Race, Police & Justice: Voices from the Colgate Community

To write this essay, I have to imagine you, all of you,who make up this community we call Colgate. That is no small feat. I think of many of the ways we differ, of the distances – intellectual, political, religious, racial, economic, gendered, sexual – that divide us. When I think of these differences, I hear echoes of the nineteenth-century women I study who spoke and wrote not only to bridge such distances, but also to build a more just and a more human society, a future that hasn’t yet come to pass. Different historical moments have made working toward such a future kairotic. This is one of those historical moments: it is time

So, as I sit here to think and write about and around race, police and justice, I keep that future in my mind, and yet I also know that I need to locate myself in my own past and the past of this nation. When I tell my own story, as many do here in these columns, I often begin by remembering the first time that someone called me out for my race, my whiteness. It happened about 20 years ago, with a friend, who spoke with ease, teasing the white identity I had never learned how to name. I remember being unsettled by her words. I remember experiencing that fissure of dissonance, the difficulty of claiming what I hoped was “me” and the certain complicity in what I wanted to defend was “not me.” I wish I could say that I came to consciousness then – that I moved with light speed and arrived at what psychologists call the final “autonomy stage” in the White Racial Identity Development Model. But, no. No epiphany came, no easy path revealed itself. I wouldn’t come to know that such racial identity models existed – indeed had been studied and theorized for decades – until just a few years ago when I first began the work of engaging race and racism as a study, on my own and with others. Until I stopped waiting for someone else to teach me. Until I had begun to learn to listen accountably. Until I had witnessed the effects of racism on students, on staff and on faculty, and it became personal. It was about us and about who we said we were – or rather who we actually were through what we did – day in and day out – to each other, through our ignorance, through our complicity, through our silence.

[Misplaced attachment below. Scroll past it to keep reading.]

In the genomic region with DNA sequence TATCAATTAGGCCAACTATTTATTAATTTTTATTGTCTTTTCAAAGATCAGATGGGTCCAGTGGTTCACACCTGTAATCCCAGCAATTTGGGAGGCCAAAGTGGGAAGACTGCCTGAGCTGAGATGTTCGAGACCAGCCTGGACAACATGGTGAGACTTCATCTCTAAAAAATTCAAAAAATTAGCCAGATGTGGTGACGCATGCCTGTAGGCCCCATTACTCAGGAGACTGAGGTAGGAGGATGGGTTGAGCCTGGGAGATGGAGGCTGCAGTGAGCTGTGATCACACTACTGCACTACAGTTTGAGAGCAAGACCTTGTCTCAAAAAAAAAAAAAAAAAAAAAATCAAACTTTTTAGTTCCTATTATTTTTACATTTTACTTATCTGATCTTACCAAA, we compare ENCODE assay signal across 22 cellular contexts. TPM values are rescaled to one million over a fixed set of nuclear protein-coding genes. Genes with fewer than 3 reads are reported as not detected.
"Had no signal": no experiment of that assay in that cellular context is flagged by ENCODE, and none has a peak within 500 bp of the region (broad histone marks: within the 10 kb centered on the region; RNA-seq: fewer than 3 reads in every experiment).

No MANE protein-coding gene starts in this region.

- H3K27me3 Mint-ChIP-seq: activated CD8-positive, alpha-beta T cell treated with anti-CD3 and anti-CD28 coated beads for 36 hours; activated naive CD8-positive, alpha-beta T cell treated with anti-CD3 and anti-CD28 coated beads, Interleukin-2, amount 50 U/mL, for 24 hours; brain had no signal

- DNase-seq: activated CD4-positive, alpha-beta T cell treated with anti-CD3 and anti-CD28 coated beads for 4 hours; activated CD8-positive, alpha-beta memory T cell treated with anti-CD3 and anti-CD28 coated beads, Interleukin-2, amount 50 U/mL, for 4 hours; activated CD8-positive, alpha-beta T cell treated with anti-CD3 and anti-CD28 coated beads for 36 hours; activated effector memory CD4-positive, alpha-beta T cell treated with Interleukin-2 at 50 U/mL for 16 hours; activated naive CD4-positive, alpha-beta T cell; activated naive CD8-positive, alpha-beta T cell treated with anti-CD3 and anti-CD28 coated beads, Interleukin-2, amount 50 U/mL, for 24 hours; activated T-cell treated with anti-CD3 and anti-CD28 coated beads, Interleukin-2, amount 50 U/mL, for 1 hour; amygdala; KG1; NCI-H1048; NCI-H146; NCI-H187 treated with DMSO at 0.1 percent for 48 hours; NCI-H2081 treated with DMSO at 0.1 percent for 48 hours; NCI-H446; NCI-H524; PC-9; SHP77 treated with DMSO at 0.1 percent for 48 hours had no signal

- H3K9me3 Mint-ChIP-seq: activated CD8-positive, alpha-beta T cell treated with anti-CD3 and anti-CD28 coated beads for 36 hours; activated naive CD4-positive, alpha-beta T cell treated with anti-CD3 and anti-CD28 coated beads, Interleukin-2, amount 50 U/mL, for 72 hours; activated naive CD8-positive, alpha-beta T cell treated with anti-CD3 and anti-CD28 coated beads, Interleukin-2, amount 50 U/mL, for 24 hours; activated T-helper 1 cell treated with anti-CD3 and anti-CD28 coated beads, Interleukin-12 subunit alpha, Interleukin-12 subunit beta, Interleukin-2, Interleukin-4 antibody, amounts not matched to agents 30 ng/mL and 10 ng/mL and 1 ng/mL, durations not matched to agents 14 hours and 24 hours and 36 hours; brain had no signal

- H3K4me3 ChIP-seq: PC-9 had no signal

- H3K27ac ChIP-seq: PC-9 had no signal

Sometimes I feel a deep kind of grief for all that time wasted in my not-knowing and my not-understanding. But I know there are much larger organizing belief systems and much more insidious institutionalized inequities that are more worthy of my grief – and my rage – and my work – and my voice. I have come to understand that being unable to name whiteness, that responding with guilt or defensiveness or blame or denial to being called out for my ignorance, that defaulting to a habitual refusal to listen with reflection and accountability, are all predictable consequences of white supremacy, which is decidedly not a movement of white-hooded racists, but is a violent political, economic and social system that can be traced back to the earliest years of this nation, for the advancement of God’s glorie and the weale publique, legislated by the first assemblies in Jamestown, before the colonies became the colonies that became a nascent republic, which would write that same inequity and white supremacy into its constitution. This is a powerfully numbing past – it’s no wonder the dissonance has turned “people who believe they are White” away from the violence that structures the lives of people of color. It’s no wonder that such turning away distances us from our selves, makes us less human. If we are really to imagine a future outside of white supremacy, our work ahead is long and hard; it is as demanding and rigorous as any work we have yet imagined as scholars, as activists, as human beings in intimate relation with one another.

But I have hope. I witness others working in intimate relation to each other and toward justice – toward our own collective humanity – on a national stage, across lines of race, class, gender, sexuality, politics and religious beliefs. They know it is time. Right now. We – all of us here on this beautiful campus – have to come to our own understanding that it is time. What gives me more hope is that we are smart, and at times, we are even wise. We are not afraid of hard work, of transforming old understandings into new ones, of being the producers of yet-unarticulated ways of knowing and of being. This is our world and our work in it. We know that it isn’t enough to be liberal white people, to attend a diversity training or two, to disavow prejudice or bias, to have good intentions, to look outward to find racism “out there” rather than “in here,” deeply imbedded in our own psyches and structures of thought, in our own definitions of “safety,” in our own policies and pedagogies, in our own resistance to hearing the dissonant truths that students, staff and faculty of color share with us at great risk and relived pain. There is no return to “normal”; there is no past to go back to. There is only visionary articulation of and work toward the just future so long imagined and desired. It is time.